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He began to think he would have to spend the night in the ditch, when he heard steps on

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Looking up, he saw the ragged boy he had driven from the gate.

6. “Please help me out,” said Tom, crying. “I will give you a dollar."

“I don't want the dollar,” said the boy, lying


flat on the grass. He held out both his hands to Tom, and drew him out of the ditch.

7. Tom was covered with mud, his hat was gone, and one shoe was lost in the ditch. He looked very miserable.

Who is dirty now?” asked the boy. “I am,” said poor Tom; “but I thank you very much for helping me out of the mire. And I am sorry I sent you away from the




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8. The next time I come, perhaps you will treat me better," said the boy. “I am not rich, but I am stronger than you are, and I think I have better manners.'

“I think so too,” said Tom.

9. The next day, when Tom saw the boy going by the gate, he called him in, showed him his rabbits, doves, and little ducks, and gave him a ride on his pony. "Thank you," said the boy; "you have good

” manners now." Yes," said Tom; “I found them yesterday.”


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Write, in such a form as to keep, examples of acts of courtesy. Add one to the list each day, if possible, till you have a large number.

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What an amount of preserved sunshine there is in those little fragments!” said Cousin Ben, as we sat by the open grate. 2. “Is it preserved sunshine, Ben, that makes the coal burn?" asked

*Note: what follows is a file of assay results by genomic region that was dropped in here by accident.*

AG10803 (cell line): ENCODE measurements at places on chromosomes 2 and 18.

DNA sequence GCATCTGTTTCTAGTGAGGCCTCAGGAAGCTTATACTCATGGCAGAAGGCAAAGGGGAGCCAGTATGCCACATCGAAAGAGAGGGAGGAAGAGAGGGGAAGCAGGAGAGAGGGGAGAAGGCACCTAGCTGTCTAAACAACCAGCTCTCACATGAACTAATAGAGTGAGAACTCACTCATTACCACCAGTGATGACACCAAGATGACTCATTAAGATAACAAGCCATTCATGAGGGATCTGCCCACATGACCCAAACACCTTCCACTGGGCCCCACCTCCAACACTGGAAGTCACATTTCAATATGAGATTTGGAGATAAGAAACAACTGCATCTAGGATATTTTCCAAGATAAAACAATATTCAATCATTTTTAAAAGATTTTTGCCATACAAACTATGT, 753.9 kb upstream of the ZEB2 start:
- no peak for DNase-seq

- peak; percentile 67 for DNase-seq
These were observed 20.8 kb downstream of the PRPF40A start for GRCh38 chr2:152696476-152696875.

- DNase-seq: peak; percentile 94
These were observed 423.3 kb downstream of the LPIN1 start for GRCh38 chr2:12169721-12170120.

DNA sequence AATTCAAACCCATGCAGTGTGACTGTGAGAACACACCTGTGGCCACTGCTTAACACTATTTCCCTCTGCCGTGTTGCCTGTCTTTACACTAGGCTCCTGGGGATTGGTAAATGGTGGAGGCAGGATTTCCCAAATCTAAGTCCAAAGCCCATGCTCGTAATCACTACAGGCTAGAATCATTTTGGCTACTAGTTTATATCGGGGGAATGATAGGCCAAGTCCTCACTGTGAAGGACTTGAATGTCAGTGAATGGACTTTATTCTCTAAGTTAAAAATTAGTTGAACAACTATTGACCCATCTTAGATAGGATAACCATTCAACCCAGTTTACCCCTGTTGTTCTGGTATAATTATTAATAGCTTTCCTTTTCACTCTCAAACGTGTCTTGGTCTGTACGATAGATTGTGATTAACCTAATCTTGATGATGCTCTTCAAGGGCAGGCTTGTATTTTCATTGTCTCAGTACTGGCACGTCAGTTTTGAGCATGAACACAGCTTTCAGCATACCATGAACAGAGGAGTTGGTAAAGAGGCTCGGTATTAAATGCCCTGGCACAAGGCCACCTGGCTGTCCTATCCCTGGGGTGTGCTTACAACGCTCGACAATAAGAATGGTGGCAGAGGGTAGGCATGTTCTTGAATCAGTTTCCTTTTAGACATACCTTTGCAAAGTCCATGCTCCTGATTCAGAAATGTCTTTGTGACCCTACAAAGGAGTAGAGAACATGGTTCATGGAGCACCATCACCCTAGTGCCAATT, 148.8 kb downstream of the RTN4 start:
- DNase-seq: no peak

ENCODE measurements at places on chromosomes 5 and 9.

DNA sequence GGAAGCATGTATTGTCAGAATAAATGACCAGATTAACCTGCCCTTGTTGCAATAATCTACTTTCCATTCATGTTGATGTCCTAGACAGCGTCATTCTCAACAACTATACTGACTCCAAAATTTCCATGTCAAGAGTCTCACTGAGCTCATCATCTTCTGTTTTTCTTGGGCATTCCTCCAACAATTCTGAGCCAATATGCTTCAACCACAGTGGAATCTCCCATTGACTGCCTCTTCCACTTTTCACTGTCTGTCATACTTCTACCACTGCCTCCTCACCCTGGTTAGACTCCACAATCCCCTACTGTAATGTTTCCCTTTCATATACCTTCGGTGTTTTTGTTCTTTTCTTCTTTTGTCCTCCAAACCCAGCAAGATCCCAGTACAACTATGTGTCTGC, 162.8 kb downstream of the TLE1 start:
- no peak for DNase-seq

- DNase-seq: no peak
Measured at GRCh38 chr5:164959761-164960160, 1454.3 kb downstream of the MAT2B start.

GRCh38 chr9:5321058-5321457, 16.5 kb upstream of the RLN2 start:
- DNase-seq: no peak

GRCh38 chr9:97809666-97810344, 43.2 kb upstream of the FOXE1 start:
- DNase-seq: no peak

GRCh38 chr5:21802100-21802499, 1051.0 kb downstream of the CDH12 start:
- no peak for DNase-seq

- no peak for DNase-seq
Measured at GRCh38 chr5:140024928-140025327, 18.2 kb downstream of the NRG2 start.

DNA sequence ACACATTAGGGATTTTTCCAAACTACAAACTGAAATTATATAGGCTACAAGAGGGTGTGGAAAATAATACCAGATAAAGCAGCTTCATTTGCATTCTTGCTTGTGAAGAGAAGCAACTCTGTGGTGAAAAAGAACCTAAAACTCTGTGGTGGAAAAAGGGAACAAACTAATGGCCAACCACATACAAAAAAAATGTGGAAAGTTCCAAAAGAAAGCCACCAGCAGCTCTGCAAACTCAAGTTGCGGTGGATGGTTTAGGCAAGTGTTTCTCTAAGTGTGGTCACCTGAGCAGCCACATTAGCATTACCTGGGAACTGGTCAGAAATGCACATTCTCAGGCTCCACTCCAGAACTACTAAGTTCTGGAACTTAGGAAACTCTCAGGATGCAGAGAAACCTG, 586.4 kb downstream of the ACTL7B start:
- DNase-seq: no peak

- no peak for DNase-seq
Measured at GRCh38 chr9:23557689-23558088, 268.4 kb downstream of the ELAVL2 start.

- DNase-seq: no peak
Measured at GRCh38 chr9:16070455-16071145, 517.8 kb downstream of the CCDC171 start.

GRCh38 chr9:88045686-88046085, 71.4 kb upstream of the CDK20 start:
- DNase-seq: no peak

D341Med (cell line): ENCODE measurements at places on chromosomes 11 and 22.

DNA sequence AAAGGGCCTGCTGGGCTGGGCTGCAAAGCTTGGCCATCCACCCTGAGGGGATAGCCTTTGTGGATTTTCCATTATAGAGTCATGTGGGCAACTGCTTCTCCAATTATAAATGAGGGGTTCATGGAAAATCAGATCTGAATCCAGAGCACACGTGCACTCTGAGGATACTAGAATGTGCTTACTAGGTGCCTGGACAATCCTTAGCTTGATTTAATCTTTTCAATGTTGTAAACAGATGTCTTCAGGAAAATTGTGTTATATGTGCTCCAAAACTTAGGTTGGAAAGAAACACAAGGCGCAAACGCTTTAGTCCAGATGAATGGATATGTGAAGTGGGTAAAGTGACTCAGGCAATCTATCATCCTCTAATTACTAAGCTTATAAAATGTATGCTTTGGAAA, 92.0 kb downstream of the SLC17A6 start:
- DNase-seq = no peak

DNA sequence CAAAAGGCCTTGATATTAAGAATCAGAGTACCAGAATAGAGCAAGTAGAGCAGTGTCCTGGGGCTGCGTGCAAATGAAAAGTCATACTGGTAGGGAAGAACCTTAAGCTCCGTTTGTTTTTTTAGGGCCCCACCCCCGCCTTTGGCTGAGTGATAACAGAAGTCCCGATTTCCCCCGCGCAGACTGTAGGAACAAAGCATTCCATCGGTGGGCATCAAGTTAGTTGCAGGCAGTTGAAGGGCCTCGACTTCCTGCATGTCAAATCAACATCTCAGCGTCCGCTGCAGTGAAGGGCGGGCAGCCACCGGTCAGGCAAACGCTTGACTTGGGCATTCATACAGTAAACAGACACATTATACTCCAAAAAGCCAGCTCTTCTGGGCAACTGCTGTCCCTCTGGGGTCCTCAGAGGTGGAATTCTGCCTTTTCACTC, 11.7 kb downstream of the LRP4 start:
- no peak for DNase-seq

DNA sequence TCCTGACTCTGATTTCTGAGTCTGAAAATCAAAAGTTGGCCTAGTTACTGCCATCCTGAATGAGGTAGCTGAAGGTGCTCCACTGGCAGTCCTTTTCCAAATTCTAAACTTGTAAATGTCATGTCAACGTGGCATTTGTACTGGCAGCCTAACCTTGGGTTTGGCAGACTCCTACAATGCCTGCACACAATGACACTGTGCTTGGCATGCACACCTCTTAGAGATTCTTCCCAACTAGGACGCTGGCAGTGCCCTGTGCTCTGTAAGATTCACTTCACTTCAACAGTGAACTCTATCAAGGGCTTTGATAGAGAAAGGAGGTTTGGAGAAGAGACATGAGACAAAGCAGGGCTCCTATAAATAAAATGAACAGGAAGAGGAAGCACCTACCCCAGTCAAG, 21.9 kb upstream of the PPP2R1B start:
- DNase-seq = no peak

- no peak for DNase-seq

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Ralph. “Could sunshine get down into a deep coal mine?"

3. “Yes; the heat comes to us because the sunshine of a time long past was laid up for our

It is one of the best gifts our good Father has given us. It keeps our houses warm, and gives us the light we burn. All kinds of machinery are worked by it, from the steam engines that take us to town, to the factories where all our goods are made.”

4. “I don't see how it was done,” added Ralph, whose second question had not been answered. Have

you never been told that coal is made from plants? Well, not one child of your age in a hundred knows that. The heat of the coal is what plants first took in from the sun.

5. “I have been in coal mines where I could see shapes of ferns and other leaves. It has taken many whole forests to make a single mine.

Peat is the beginning of a coal mine before it grows hard. In it you would see the stems of plants plainly.”

6. “Is coke coal not quite finished ?" asked Ralph.

“No. Coke is what remains of coal when the gas that we burn has been driven out of it.

Tar oozes out of lumps of coal, making little black bubbles. This is what paraffine and benzoline come from.

“Most of our beautiful dyes that we see in silks and woollens, and the flavors in our candies, come from coal tar also.

“Think of having heat, light, colors, and flavors stored up for our use deep down in the earth. Isn't it wonderful?

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1. An old man and a boy were once walking through a wood.

The boy was a careless, good-natured little fellow, full of mischief and fun. The old man was wise and thoughtful.

2. It was a delightful day for a walk, and both the old man and the boy enjoyed the cool shade of the wood.

The man listened to the music of the pinetrees, while the boy was wondering why, in a wood where there were so many things to be

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